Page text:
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The county has an extremely rich flora for such a northern latitude. Over 1300 species have been recorded, but about one quarter of these would be regarded as aliens. It is interesting to note that Hampshire, supposedly enjoying the benefits of a warmer climate, only has about 1500 species.

Climate varies enormously within the county. Rainfall can be relatively low on the fringes of Morecambe Bay and in the Eden valley, but the highest in England in the central valleys of the Lake District. Seasonal temperature variations are most extreme on the fells, while coastal areas surrounding Morecambe Bay and the Solway have less variation between summer and winter due to the influence of the Gulf Stream.

The igneous rocks of the central mountains are surrounded by belts of slate, limestone and sandstone. This provides a good variety of plant habitats, each with its own characteristic flora.



Sea Lavender

The saltmarsh swards are heavily grazed and become submerged on only the highest spring tides. Salt-tolerant plants found all round the Cumbrian coast are Common Scurvy-grass, Sea Aster and Thrift. Sea Lavender can provide a colourful display in late summer, notably on North Walney and the Kent Estuary, but is surprisingly scarce north of Ravenglass.


Along the shore of Morecambe Bay, in places where the sea formerly penetrated further inland than it does today, inland beaches have turned into raised bog. Here, and on the huge expanse of the Solway Plain, poor drainage led to an accumulation of Sphagnum and the formation of layers of peat. Gradually these rose in a dome above the surrounding land. Such raised bogs have a characteristic flora of Cotton Grass, White Beak-sedge, Bog Asphodel, Bog Rosemary, Cranberry and the insectivorous Sundew. Sadly, the Marsh Gentian is now a rarity in the county (occurring at only two sites) having been lost from Foulshaw Moss and other sites.


Dunes at SandscaleAt the entrance to Morecambe Bay the dune systems of Sandscale Haws and North Walney are the finest in the county. The dune slacks are more alkaline than many and produce spectacular displays of Marsh Helleborine, Early and Northern Marsh Orchids, Grass of Parnassus and Round-leaved Wintergreen. More diligent searching will yield numerous specimens of Coralroot and Dune helleborine. Beside old gravel workings on North Walney can be found the only Cumbrian site for Yellow Bartsia. On the higher reaches of the shingle banks Yellow Horned Poppy, Sea Rocket and Sea Campion are established and hold on. The scarce Henbane and Viper's Bugloss can be found but, unfortunately, the rare Oyster plant did not manage to re-establish itself after heavy storms disturbed the shingle, and has been lost.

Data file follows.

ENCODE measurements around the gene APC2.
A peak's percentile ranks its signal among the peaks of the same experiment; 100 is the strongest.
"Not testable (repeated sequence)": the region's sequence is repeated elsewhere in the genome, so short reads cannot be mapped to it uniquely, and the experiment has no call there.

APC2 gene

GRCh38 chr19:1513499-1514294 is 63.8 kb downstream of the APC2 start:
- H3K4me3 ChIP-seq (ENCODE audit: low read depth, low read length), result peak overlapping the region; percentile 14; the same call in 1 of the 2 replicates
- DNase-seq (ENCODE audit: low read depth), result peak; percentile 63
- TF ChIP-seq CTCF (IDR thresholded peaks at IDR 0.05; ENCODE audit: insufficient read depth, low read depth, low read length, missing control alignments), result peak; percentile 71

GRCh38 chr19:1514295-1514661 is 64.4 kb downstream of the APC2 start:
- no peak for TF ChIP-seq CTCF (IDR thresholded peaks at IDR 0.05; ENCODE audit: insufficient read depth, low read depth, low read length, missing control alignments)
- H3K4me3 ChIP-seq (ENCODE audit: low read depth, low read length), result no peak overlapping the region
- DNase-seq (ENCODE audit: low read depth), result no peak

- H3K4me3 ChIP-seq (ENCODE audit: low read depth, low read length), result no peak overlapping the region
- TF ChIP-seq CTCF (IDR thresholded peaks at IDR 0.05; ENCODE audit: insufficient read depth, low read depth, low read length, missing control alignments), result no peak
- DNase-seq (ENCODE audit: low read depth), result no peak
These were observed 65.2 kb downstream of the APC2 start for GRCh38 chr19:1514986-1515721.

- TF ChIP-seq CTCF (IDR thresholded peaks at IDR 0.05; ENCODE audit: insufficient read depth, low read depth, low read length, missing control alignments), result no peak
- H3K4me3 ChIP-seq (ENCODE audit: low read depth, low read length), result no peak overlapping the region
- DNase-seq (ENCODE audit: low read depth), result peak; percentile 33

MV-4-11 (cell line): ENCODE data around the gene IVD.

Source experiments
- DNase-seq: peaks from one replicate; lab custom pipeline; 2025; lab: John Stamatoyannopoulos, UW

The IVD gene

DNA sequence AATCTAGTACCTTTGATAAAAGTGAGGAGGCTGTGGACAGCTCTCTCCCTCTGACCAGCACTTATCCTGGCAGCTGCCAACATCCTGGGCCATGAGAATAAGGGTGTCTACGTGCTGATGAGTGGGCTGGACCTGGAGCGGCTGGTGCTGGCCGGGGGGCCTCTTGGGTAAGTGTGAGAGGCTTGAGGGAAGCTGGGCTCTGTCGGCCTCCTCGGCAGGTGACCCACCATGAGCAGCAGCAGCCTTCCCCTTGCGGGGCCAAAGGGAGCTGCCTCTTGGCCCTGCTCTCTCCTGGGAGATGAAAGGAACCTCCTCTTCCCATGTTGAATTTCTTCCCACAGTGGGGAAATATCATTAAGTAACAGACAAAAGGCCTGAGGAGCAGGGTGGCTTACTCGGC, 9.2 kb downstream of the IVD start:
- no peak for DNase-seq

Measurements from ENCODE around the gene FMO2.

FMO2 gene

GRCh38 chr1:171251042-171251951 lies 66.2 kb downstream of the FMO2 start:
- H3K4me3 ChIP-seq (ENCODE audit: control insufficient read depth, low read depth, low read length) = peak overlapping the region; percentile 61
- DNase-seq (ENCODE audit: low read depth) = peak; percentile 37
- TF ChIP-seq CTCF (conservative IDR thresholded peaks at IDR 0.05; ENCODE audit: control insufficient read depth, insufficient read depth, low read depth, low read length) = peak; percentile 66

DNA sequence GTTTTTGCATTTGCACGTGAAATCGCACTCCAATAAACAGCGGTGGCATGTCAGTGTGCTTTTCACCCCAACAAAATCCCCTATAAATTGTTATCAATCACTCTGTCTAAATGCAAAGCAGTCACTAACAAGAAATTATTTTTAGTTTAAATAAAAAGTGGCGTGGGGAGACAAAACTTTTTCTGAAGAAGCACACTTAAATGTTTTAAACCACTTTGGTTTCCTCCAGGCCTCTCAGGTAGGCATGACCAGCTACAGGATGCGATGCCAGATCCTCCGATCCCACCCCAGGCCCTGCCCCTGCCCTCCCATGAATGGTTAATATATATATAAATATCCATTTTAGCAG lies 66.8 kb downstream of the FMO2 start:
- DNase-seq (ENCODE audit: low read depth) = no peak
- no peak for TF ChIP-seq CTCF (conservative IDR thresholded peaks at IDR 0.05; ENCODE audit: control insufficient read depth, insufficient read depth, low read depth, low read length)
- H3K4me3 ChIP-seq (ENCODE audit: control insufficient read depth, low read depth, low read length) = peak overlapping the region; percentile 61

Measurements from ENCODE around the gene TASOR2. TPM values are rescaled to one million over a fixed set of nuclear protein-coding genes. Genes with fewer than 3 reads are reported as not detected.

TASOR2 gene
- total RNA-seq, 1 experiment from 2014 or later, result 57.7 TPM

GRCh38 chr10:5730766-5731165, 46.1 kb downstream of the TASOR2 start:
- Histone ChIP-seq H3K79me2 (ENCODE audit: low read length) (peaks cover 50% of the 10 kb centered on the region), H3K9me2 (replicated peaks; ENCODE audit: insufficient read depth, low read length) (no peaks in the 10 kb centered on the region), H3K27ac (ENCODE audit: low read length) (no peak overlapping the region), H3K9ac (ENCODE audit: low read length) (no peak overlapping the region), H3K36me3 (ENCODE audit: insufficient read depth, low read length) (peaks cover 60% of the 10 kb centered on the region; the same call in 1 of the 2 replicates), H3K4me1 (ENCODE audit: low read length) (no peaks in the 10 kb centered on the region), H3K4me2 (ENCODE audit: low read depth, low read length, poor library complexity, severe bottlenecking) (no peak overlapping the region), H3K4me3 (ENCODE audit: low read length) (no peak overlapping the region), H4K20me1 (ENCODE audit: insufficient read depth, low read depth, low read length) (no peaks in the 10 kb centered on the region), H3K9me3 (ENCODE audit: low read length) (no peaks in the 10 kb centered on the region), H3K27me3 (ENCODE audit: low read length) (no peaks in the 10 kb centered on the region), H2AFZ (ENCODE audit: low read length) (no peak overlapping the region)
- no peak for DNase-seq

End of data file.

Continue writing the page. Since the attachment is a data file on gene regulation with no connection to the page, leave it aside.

Further north, the Drigg dunes are more acidic and less interesting from a botanist's point of view. However, Chaffweed and Allseed are found here, almost exclusively for the county, along with the scarce Portland Spurge, Sea Spurge, Blue Fleabane and Adder's Tongue fern.


The area surrounding Barrow-in-Furness is on sandstone, but the main botanical interest arises from species of wasteland surrounding the docks. French Sorrel, Oxford Ragwort, Eastern Rocket, Perennial Wall-rocket and Yellow-wort are all species which have probably been introduced with ballast used by ships. The parasitic Common Broomrape occurs here at one of its few Cumbrian sites.

Around Carlisle and the Eden valley the sandstone forms low-lying farmland. The main interest is where the river has cut into the rock and formed wooded gorges, as at Armathwaite, and in the areas of uncultivated land, such as the heath at Findlandrigg and roadside verges, where species more normally found in the south occur, such as Dwarf Gorse, Wild Chamomile and Corn Marigold.


The richest botany is found on the swathe of limestone crossing the region from Dalton-in-Furness in the west to Hutton Roof in the east. Some of this is exposed pavement, some limestone grassland and there is even limestone cliff in the form of Whitbarrow (now inland) and Humphrey Head, which juts out into Morecambe Bay.